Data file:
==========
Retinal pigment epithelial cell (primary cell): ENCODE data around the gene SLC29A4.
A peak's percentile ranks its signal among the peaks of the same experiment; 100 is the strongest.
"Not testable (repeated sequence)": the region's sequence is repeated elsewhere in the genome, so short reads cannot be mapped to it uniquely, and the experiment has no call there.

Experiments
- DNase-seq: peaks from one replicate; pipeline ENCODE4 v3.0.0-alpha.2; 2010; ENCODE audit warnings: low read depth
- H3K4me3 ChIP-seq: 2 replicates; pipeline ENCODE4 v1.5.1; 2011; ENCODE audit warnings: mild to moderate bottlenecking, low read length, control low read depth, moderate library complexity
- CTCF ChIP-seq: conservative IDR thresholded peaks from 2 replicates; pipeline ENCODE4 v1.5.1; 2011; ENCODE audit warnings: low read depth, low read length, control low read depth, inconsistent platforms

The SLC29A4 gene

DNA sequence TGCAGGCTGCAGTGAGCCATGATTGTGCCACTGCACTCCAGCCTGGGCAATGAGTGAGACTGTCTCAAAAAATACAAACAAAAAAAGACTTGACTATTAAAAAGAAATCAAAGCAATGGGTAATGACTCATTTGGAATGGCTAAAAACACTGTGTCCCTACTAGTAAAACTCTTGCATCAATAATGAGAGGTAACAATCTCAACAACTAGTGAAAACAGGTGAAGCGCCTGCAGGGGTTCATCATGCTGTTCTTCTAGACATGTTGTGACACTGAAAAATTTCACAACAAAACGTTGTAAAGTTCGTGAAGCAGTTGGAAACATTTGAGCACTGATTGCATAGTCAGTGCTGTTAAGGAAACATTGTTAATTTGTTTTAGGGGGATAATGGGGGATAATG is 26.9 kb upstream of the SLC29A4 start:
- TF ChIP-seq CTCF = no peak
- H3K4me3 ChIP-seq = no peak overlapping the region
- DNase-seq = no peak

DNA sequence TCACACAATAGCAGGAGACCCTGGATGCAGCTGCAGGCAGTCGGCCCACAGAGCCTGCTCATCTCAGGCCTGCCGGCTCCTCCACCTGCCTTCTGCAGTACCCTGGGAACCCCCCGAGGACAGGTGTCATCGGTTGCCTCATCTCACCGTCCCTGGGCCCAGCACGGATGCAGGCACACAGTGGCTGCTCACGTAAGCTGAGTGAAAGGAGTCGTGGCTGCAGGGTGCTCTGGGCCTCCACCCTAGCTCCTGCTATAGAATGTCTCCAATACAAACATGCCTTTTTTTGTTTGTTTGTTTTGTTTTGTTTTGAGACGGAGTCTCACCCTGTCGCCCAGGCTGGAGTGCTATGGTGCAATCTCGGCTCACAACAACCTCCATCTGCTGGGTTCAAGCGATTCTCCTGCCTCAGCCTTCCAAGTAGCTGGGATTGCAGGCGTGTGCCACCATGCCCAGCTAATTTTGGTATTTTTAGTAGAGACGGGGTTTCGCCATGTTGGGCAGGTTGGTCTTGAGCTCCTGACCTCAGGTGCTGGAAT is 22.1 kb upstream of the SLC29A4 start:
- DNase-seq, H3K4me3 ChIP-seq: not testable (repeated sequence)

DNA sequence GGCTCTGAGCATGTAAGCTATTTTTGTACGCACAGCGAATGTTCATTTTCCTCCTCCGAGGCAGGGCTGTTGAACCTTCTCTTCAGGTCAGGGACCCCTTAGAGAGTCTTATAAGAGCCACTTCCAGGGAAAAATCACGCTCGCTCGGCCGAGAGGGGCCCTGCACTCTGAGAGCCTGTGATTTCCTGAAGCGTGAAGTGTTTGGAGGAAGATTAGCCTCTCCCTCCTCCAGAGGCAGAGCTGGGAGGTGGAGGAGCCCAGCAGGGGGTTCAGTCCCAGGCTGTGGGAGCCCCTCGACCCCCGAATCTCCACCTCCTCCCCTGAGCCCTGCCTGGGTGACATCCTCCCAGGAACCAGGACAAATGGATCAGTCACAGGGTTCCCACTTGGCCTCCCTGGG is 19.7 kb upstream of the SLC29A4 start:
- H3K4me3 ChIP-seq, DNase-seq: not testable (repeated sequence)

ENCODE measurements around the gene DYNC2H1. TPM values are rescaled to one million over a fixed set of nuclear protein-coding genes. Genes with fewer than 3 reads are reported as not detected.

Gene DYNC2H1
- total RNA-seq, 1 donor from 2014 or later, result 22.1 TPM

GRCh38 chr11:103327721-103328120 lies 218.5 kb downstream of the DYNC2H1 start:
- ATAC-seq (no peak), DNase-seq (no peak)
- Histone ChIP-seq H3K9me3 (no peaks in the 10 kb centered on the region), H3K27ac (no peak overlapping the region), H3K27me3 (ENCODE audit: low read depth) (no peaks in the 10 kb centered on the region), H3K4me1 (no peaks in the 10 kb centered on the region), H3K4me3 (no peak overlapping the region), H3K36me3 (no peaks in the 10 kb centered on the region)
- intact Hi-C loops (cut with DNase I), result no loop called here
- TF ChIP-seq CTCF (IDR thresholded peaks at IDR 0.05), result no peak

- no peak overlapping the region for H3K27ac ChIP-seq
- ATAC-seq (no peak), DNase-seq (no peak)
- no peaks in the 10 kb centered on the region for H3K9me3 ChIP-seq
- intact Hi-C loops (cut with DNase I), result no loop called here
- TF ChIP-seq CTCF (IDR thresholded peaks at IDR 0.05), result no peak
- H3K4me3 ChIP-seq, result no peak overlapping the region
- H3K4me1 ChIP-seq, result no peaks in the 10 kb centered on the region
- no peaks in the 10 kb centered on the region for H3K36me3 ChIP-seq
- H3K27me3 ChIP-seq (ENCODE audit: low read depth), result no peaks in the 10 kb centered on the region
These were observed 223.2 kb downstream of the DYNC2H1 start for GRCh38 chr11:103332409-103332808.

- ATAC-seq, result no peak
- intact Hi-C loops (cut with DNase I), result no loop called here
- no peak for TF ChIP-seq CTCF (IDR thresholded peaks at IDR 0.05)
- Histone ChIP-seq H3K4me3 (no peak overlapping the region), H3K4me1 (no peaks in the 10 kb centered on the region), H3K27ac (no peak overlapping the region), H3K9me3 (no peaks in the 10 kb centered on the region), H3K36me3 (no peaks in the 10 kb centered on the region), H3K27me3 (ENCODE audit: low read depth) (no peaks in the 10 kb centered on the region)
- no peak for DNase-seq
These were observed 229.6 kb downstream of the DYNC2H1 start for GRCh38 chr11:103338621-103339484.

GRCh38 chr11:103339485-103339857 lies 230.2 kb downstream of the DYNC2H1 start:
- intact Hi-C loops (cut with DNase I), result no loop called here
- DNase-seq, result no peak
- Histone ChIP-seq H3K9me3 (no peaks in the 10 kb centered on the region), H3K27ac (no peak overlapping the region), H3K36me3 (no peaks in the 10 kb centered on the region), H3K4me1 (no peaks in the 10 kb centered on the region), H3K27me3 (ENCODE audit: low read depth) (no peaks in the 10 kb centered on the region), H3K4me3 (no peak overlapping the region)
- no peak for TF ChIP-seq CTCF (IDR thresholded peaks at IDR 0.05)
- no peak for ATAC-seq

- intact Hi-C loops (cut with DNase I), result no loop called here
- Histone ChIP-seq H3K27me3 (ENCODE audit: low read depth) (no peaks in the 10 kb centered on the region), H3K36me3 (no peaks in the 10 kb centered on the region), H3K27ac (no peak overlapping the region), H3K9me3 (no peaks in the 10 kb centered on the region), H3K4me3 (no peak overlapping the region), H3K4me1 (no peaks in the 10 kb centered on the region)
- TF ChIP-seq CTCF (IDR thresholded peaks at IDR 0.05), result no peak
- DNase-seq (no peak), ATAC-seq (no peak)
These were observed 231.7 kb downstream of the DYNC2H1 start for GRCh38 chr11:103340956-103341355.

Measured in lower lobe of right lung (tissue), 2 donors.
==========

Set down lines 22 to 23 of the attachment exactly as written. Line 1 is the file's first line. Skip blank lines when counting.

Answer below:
- Histone ChIP-seq H3K9me3 (no peaks in the 10 kb centered on the region), H3K27ac (no peak overlapping the region), H3K27me3 (ENCODE audit: low read depth) (no peaks in the 10 kb centered on the region), H3K4me1 (no peaks in the 10 kb centered on the region), H3K4me3 (no peak overlapping the region), H3K36me3 (no peaks in the 10 kb centered on the region)
- intact Hi-C loops (cut with DNase I), result no loop called here